National Justice Movement
|Founded||5 March 2006|
|Council of Representatives||
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History and profile
The National Justice Movement was founded on 5 March 2006 in Muharraq. It is led by former National Democratic Action lawyer, Abdullah Hashem who is also the founder of the party. The intended constituency of the party is disaffected Leftists, liberals and some would say, Sunni voters, which the Movement seeks to attract away from the traditional parties through a mixture of progressive policy positions, anti-sectarianism and Arab nationalism. Abdullah Hashem has said that the party has not included the word 'Islam' in its name because it wants to attract people from every community.
Abdullah Hashem has said that the party specifically wants to counter the dominant influence of Al Wefaq National Islamic Society. His colleague Ahmad Zaman said that it wants to achieve a balance within the Bahraini society by "promoting awareness among the Sunnis and help them regain their rightful place. People should appreciate that the government and the Shiites are not the only players".
"We believe that Al Wefaq serves the interests of Bahrain's Shi'ite population while others like Al Asala Islamic Society serve the interests of Sunnis. Our movement will be working for the good of the country as a whole. It will not be a religious organisation and could include Muslims, both Sunni and Shi'ite, Christians, Jews and other people."
While having an avowedly anti-sectarian agenda, Arab nationalism has traditionally been popular among Sunni Muslims. The party's nationalist stance allows the party to attack the pan-Islamism of Sunni Islamist parties, Asalah and Al-Menbar Islamic Society, while giving it a strong position against Shia Islamists, Al Wefaq. Mr Hashim has said: "National unity is our main goal and regardless of our beliefs, we can work together for the benefit of the country".
In what some regard as an unusual position for an Arab nationalist party, the Movement has not cited the United States as the main international enemy. At the party's launch, Britain and Iran were named out the two countries with which it would not cooperate, publicly or secretly, because of their past and present attitudes towards Bahrain. "Britain had enslaved Bahrainis, undermined their rights and humiliated them during its occupation of Bahrain, whereas Iran has often laid claims to our country," said Ahmad Zaman "The United States, unlike Iran, does not have claims to Bahrain."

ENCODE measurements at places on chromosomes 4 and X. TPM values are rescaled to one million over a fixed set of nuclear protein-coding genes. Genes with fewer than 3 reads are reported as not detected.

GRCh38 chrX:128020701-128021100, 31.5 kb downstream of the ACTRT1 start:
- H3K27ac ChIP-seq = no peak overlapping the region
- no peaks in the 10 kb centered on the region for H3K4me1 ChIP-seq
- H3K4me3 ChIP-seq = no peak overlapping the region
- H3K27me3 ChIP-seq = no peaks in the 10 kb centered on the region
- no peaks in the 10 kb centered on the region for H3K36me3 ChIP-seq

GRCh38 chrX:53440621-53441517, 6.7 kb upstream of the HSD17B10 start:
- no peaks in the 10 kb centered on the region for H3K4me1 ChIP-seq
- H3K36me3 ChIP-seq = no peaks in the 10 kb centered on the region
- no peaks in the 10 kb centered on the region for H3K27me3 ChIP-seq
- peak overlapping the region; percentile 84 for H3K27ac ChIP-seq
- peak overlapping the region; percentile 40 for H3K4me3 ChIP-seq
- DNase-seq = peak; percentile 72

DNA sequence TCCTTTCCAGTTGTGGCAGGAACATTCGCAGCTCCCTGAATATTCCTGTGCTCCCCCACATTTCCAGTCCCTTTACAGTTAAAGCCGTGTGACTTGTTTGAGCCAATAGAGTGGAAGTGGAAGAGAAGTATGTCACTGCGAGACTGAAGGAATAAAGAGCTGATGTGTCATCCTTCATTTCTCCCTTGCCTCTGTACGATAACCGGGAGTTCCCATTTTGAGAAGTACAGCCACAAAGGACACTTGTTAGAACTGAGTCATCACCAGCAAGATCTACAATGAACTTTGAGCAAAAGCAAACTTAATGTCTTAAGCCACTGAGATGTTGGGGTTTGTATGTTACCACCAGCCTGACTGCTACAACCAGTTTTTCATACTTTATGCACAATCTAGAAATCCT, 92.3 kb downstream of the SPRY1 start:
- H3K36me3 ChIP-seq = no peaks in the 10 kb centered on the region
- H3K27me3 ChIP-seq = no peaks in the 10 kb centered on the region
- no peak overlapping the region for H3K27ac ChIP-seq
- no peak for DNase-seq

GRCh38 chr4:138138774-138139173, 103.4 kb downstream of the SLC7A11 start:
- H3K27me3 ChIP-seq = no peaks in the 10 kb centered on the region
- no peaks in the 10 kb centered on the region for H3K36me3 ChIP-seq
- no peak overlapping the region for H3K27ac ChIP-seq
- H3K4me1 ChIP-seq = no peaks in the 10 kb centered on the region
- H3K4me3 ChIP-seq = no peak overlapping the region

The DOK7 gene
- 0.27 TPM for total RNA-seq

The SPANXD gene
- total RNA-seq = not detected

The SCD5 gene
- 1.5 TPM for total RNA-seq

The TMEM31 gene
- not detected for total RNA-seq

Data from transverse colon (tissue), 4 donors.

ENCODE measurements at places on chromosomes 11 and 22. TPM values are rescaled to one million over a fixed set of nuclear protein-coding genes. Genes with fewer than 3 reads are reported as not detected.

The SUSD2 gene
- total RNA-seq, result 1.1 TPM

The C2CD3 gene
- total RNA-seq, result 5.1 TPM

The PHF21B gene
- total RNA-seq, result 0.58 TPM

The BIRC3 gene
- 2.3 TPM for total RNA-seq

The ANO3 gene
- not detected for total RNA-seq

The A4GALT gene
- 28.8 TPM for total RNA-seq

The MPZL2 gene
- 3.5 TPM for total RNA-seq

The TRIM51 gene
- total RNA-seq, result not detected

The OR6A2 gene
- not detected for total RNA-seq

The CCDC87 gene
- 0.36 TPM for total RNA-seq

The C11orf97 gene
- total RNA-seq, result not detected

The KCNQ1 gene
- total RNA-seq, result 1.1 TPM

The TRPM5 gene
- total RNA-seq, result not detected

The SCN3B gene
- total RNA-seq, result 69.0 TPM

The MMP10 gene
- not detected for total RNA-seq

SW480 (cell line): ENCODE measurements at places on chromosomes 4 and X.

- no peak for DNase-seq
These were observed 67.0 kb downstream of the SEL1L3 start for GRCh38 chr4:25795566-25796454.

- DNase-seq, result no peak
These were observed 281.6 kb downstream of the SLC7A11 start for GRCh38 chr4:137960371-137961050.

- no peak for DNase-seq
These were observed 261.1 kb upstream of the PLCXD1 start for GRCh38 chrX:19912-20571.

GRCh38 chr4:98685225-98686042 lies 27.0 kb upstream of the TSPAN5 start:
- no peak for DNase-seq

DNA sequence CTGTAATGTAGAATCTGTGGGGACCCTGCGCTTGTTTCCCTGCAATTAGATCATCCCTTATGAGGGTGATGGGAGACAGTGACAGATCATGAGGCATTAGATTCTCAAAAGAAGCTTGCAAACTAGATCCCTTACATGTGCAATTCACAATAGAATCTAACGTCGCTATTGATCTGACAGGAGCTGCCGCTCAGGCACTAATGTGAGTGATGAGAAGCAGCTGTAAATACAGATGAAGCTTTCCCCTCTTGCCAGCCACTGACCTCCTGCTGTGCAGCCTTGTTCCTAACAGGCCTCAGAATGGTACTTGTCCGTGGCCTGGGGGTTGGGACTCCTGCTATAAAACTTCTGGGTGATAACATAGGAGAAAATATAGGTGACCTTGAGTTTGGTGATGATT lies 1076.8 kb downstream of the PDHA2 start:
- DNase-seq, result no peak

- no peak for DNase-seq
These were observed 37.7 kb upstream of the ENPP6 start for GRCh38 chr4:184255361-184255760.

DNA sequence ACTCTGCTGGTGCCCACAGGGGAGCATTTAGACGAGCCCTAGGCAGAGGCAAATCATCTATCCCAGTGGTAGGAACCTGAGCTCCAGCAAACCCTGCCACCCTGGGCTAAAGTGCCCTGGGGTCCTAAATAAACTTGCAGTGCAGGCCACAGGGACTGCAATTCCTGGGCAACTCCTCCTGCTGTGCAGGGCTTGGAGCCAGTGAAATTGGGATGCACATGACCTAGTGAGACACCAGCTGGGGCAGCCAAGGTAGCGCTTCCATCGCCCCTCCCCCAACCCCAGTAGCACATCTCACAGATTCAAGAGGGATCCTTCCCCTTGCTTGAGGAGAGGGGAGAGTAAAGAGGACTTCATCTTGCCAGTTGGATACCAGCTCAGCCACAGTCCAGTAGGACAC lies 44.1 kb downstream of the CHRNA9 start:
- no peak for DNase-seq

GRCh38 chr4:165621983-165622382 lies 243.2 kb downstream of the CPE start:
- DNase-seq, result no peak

One of its candidates in 2006's election is likely to be a twice arrested terror suspect, Mohi Al Deen Mahmoud Khan. A former Afghan jihadi, Mr Khan has told reporters: "I do not rule out taking part in the legislative elections to serve the community, particularly after I joined the National Justice Movement". He praised the Movement saying it would revive the rights of the Sunnis "who have lapsed into an uncomfortable silence that has made them appear as the unquestionably obedient supporters of the government while suffering from neglect in housing and other services provided by the state."
Khan was the leader of a six-member group arrested twice in 2004 on suspicion of planning to carry out "bombings on the government and businesses," according to Bahrain's Ministry of Interior and the National Security Agency. However, they were not charged. Khan's lawyer Fareed Gazi, an MP with the Economists Bloc said that "There is no concrete evidence against him. People should not be jailed for thoughts." After they were freed a second time the six alleged a government harassment campaign against them, which included posting their photos on images on pornographic websites.
- "Bahrain. Political parties". Global Security. Retrieved 21 September 2014.
- Political movement launched in Bahrain, Habib Toumi, Gulfnews, 7 March 2006
- Gulf Daily News
- Gulf Daily News
- Political movement launched in Bahrain, Habib Toumi, Gulf News, 7 March 2006
- Terror suspect may run in elections, Habib Toumi, 26 March 2006